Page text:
You just have to laugh at this stupid comment.
The FCC recently voted 4-1 to approve Charter‘s $79 billion acquisition of Time Warner Cable and Bright House Networks. The agency just released its full order (pdf) pertaining to the deal, outlining the various conditions the FCC hopes to enforce to keep Charter from simply becoming another Comcast. Among them are a seven-year ban on usage caps, a seven-year ban on charging for direct interconnection (the heart of the telecom industry’s battle with Netflix last year), and a ban on any attempt to pressure broadcasters into refusing deals with streaming video providers.
But the FCC says the merger conditions also require Charter to deploy broadband service to an additional 2 million locations, one million of which need to already be served by another competing provider. The faint threat of competition was enough to upset the American Cable Association (ACA), the lobbying organization for smaller cable providers. According to ACA CEO Matthew Polka, the added competition will actually be a horrible thing for consumers, because, uh, well, just because: Continue reading
The problem here is not the desire to open up the set-top box market, but Google and others’ use of crony capitalism through the Obama Administration to circumvent the standard FCC process to make an informed decision. The FCC has already started the NPRM process where Google, Facebook, Netflix, Amazon, and others can participate. They don’t need to put political pressure on a supposedly-independent department. There is no question that both sides of the argument have a vested interest, but Silicon Valley should follow the processes outlined by the FCC.
From net neutrality to municipal broadband, to new broadband privacy rules and a quest to open up the cable set top box to competition, we’ve noted repeatedly that the FCC under Tom Wheeler isn’t the same FCC we’ve learned to grumble about over the years. For a twenty-year stretch, regardless of party control, the agency was utterly, dismally apathetic to the lack of competition in the broadband space. But under Wheeler, the FCC has not only made broadband competition a priority, but has engaged in other bizarre, uncharacteristic behaviors — like using actual real-world data to influence policy decisions. Continue reading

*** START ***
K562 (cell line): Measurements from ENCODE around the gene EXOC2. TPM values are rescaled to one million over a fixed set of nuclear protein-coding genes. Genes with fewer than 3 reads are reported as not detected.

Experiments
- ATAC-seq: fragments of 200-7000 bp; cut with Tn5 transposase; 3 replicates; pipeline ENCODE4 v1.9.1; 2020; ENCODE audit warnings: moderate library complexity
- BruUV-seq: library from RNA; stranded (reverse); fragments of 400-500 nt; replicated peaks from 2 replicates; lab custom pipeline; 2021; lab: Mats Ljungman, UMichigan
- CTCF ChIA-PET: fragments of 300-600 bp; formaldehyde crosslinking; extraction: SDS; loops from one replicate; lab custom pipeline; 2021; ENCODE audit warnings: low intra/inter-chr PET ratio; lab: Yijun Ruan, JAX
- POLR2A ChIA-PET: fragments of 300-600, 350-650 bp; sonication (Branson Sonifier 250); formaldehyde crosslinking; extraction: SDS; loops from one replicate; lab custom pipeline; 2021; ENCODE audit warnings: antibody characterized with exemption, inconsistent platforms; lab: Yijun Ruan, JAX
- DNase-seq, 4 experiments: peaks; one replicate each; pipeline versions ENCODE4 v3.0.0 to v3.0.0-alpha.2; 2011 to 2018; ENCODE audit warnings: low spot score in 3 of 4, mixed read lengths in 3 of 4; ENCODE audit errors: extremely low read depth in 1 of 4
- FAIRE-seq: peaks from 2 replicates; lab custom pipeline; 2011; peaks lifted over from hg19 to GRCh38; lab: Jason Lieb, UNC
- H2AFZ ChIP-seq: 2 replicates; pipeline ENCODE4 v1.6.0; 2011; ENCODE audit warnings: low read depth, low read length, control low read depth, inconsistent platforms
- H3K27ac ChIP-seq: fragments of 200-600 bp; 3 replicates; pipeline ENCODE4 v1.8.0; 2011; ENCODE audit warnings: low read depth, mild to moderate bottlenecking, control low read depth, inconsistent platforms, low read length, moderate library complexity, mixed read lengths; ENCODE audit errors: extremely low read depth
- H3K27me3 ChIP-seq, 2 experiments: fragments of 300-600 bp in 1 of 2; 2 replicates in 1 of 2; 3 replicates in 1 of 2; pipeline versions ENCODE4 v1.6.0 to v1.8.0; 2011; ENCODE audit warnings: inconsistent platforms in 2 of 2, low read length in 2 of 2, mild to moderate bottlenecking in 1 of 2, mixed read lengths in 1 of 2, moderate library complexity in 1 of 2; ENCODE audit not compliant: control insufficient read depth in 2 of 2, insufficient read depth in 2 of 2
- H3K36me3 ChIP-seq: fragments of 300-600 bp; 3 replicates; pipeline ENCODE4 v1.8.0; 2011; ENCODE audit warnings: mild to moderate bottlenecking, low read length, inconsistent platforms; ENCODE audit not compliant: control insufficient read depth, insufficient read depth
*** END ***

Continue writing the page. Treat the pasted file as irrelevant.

Get a Clue (Photo credit: Wikipedia)
This article is a bit late, but the subject is still pertinent. These technology bloggers do not have any idea of how the communications industry operates. It really doesn’t matter if companies consolidate across geographical boundaries because the companies are not competing against each other in the first place. The number of choices that a consumer has remains constant in this transaction. The premise of this article is flawed, but coming from Gawker Media it is no surprise.
I find it ironic that the author complains of not enough competition then lauds efforts by the government to get into the business which is the ultimate monopoly. These kiddies think that the government will solve all of their problems while in reality they care even less about service quality and customer service than commercial service providers. I totally agree that more competition will be health for consumers but stopping this transaction will not do anything to improve that situation.
America woke up to some frustrating news today. Charter, the fourth-largest cable company in America, wants to buy Time Warner Cable, the second-largest, as well as Bright House, the tenth-largest. If the deal goes through it’s going to affect come 23 million internet customers directly. Not in a good way.
Major cable mergers like this one and, like the failed Comcast acquisition of Time Warner Cable, stand to further wreck the already terrible state of America’s broadband.
Articles like these are increasingly being written pointing out that lack of true broadband competition is stifling innovation. Cities that have built open-access municipal networks have enjoyed lower pricing and innovative new services. The cost of building that last-mile of fiber is unjustifiable for a public company if they are the only user. Amortize the cost over several service providers and the payback becomes around 5 years which is well within the planning horizon of a city. The incumbents should embrace the use of “other peoples’ money” to offer new and innovative services to increase ARPU.
from the indeed dept
Ryan Single has an excellent piece at Wired that details how incredibly misleading telcos are being in claiming that the FCC’s attempt to reclassify broadband access will lead to less “innovation.” He highlights how far behind other countries the US has fallen, and how hard the telcos seem to work at not competing and not investing in innovation. Basically, Singel points out what many of us have pointed out all along. All of this posturing by telcos is about lowering their own costs (i.e., not investing) and squeezing more money out of customers, in an attempt to please Wall Street: